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Ruins of Buddhist site in Bangladesh set to draw tourists

Xinhua | Updated: 2018-01-16 08:12
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DHAKA-A site in Bangladesh bearing unique architectural features has been jointly unearthed by a team of archaeologists from Bangladesh and China, unlocking both cultural and tourism potential.

The site contains the remains of the Buddhist town and temple of Nateshwar, the present-day location of the Bikrampur area in Bangladesh's Munshiganj district, 30 kilometers south of the capital Dhaka. The site is home to the remains of the temple and city thought to be 1,000 years old.

The ruins, which are still being excavated by the team of Bangladeshi and Chinese archaeologists, are among several major recent archaeological discoveries in Bangladesh.

The historical site was discovered about seven meters beneath the ground, at the place where venerated Buddhist scholar and philosopher Atish Dipankar was thought to have spent his life.

Deputy chief of mission at the Chinese embassy in Dhaka, Chen Wei, and Bangladeshi and Chinese archaeologists recently visited the site.

The excavation has already unearthed several valuable artifacts from the site, including a prayer hall, mortar floor, octagonal stupas, broken pottery, baked clay materials and burned bricks.

Sufi Mostafizur Rahman, who is leading the excavation team of researchers, says carbon-14 tests on 26 unearthed relics at a laboratory in the United States have proved that the site is more than 1,100 years old. Rahman has sought further Chinese support to continue the excavation activities.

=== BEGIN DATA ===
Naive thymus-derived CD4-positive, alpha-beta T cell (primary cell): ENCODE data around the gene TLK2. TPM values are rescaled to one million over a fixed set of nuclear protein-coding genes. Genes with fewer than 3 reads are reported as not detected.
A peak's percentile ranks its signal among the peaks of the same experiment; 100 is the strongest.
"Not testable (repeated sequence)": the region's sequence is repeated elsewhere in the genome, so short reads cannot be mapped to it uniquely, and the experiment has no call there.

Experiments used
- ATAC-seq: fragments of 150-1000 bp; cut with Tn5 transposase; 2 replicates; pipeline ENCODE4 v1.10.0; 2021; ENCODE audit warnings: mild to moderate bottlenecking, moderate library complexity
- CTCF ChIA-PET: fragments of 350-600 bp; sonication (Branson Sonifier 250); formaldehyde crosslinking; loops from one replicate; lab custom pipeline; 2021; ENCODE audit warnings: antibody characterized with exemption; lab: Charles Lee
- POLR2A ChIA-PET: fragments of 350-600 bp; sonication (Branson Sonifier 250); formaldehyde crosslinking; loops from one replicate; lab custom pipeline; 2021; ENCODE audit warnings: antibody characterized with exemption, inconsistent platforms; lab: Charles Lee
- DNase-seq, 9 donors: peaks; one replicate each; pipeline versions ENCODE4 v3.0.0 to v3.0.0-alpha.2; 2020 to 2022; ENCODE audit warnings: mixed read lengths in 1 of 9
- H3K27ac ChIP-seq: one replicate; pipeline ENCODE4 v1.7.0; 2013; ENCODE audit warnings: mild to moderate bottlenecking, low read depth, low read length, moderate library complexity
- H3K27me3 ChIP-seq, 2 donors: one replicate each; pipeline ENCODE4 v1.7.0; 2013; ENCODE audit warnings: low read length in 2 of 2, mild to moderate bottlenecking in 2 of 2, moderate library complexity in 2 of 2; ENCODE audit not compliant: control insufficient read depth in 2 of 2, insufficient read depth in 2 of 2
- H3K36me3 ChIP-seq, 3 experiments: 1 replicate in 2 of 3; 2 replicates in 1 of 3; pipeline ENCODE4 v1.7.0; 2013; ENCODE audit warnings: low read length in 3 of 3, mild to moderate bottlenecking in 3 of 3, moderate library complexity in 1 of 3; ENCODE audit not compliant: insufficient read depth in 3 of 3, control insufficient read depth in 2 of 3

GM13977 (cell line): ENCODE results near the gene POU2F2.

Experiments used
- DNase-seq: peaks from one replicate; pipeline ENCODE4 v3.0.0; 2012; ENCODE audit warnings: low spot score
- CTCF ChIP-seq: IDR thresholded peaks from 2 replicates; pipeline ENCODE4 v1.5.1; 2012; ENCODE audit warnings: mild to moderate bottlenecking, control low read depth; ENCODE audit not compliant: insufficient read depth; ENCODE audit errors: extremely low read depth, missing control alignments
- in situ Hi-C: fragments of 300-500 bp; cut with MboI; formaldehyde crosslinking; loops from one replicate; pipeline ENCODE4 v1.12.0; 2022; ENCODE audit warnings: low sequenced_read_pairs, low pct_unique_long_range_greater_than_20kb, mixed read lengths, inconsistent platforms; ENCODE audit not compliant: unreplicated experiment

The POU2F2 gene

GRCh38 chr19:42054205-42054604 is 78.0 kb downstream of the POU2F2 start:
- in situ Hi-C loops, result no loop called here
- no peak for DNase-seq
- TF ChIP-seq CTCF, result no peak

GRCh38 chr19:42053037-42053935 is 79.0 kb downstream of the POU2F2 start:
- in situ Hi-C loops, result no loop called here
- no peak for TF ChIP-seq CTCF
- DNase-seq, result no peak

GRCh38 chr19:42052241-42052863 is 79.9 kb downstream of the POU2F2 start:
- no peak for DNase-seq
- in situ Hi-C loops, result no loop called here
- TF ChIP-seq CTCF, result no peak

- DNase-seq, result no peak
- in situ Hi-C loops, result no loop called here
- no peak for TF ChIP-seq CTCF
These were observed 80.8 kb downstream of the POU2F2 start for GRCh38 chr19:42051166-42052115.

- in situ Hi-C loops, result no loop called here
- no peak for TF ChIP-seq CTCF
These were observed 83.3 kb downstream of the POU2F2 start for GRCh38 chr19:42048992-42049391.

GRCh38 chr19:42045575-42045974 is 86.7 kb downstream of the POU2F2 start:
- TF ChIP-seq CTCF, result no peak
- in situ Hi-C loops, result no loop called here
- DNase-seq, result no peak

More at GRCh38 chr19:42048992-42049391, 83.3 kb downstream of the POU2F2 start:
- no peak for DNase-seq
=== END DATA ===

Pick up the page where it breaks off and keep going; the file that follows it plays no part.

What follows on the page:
He says he hopes the site, with proper conservation, will emerge as a tourist attraction since the Buddhist scholar Atisha Dipankar's ancestral house is located there.

Shahnaj Husne Jahan, a professor and director at the Center for Archaeological Studies at the leading private University of Liberal Arts Bangladesh, described the site as unique.

She says it could be another world heritage site if it is conserved properly, although this may take time. But inadequate funding and technology have hindered the excavation processes.

"That's why we need more Chinese support," she says, adding that this is going to be the heart of Buddhist heritage tourism in this part of the world.

Archaeological research at the site began in 2010 and a series of significant results have been achieved since.

It is believed that this discovery will offer an interesting glimpse into the early life of Atish Dipankar. During the 10th and 11th centuries, he was known in Bangladesh, India, China and other Asian countries as a saint-philosopher by virtue of his scholarly attributes and spiritual eminence. He was called Atish Dipankar Srigyan, which means "glorious wisdom source of light".

He wrote more than 200 Buddhist texts, popularized medical science and built reservoirs. He was also known as a translator.

But the great philosopher was forgotten for centuries in the land of his birth, Bangladesh, as well as on the Indian subcontinent until the end of the 19th century. Atish Dipankar was "rediscovered" in his motherland long after he left Bangladesh for the Tibet autonomous region in Southwest China to introduce Buddhist teachings and died there.

A mausoleum has already been built in the village of his birth with the support of China.

Chen says the Institute of Cultural Relics and Archaeology of Hunan province is involved in the excavation.

"I think it also promotes even more understanding between China and Bangladesh as well as the heart-to-heart and people-to-people contact between Chinese and Bangladeshi people."

The Chinese embassy will work together with the Bangladesh side to promote this site to become a "commonwealth" of Bangladesh and China, he adds.

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